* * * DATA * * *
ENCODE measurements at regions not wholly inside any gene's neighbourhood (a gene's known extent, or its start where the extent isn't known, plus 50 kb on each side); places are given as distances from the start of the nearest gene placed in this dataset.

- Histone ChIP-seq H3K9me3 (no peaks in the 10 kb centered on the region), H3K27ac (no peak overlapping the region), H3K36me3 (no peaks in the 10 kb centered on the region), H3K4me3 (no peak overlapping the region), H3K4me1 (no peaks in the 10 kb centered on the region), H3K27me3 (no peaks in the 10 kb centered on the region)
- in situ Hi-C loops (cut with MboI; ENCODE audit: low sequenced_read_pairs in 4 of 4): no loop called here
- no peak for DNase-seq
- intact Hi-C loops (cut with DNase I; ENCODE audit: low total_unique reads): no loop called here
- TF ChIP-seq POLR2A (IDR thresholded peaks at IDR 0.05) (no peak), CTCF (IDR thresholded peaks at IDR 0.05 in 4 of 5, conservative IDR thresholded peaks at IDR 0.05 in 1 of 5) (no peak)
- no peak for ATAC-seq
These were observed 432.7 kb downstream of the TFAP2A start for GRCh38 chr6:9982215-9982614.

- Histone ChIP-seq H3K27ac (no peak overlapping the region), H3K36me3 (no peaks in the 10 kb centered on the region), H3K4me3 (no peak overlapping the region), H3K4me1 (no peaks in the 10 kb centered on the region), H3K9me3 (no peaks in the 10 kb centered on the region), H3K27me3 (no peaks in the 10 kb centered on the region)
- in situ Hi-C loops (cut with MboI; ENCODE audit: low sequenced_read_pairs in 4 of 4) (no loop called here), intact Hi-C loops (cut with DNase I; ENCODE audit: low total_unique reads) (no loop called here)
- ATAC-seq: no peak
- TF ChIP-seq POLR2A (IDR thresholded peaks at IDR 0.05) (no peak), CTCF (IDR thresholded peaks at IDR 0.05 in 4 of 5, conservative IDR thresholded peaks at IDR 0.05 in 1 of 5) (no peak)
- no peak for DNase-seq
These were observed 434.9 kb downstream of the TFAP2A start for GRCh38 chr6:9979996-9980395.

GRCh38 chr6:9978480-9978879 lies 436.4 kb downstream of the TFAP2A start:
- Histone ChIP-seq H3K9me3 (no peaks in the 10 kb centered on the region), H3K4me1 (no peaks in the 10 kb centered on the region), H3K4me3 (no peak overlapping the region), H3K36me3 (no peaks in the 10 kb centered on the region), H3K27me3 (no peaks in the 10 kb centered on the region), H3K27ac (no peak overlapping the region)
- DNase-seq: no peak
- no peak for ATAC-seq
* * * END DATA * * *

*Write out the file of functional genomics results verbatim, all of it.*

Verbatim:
ENCODE measurements at regions not wholly inside any gene's neighbourhood (a gene's known extent, or its start where the extent isn't known, plus 50 kb on each side); places are given as distances from the start of the nearest gene placed in this dataset.

- Histone ChIP-seq H3K9me3 (no peaks in the 10 kb centered on the region), H3K27ac (no peak overlapping the region), H3K36me3 (no peaks in the 10 kb centered on the region), H3K4me3 (no peak overlapping the region), H3K4me1 (no peaks in the 10 kb centered on the region), H3K27me3 (no peaks in the 10 kb centered on the region)
- in situ Hi-C loops (cut with MboI; ENCODE audit: low sequenced_read_pairs in 4 of 4): no loop called here
- no peak for DNase-seq
- intact Hi-C loops (cut with DNase I; ENCODE audit: low total_unique reads): no loop called here
- TF ChIP-seq POLR2A (IDR thresholded peaks at IDR 0.05) (no peak), CTCF (IDR thresholded peaks at IDR 0.05 in 4 of 5, conservative IDR thresholded peaks at IDR 0.05 in 1 of 5) (no peak)
- no peak for ATAC-seq
These were observed 432.7 kb downstream of the TFAP2A start for GRCh38 chr6:9982215-9982614.

- Histone ChIP-seq H3K27ac (no peak overlapping the region), H3K36me3 (no peaks in the 10 kb centered on the region), H3K4me3 (no peak overlapping the region), H3K4me1 (no peaks in the 10 kb centered on the region), H3K9me3 (no peaks in the 10 kb centered on the region), H3K27me3 (no peaks in the 10 kb centered on the region)
- in situ Hi-C loops (cut with MboI; ENCODE audit: low sequenced_read_pairs in 4 of 4) (no loop called here), intact Hi-C loops (cut with DNase I; ENCODE audit: low total_unique reads) (no loop called here)
- ATAC-seq: no peak
- TF ChIP-seq POLR2A (IDR thresholded peaks at IDR 0.05) (no peak), CTCF (IDR thresholded peaks at IDR 0.05 in 4 of 5, conservative IDR thresholded peaks at IDR 0.05 in 1 of 5) (no peak)
- no peak for DNase-seq
These were observed 434.9 kb downstream of the TFAP2A start for GRCh38 chr6:9979996-9980395.

GRCh38 chr6:9978480-9978879 lies 436.4 kb downstream of the TFAP2A start:
- Histone ChIP-seq H3K9me3 (no peaks in the 10 kb centered on the region), H3K4me1 (no peaks in the 10 kb centered on the region), H3K4me3 (no peak overlapping the region), H3K36me3 (no peaks in the 10 kb centered on the region), H3K27me3 (no peaks in the 10 kb centered on the region), H3K27ac (no peak overlapping the region)
- DNase-seq: no peak
- no peak for ATAC-seq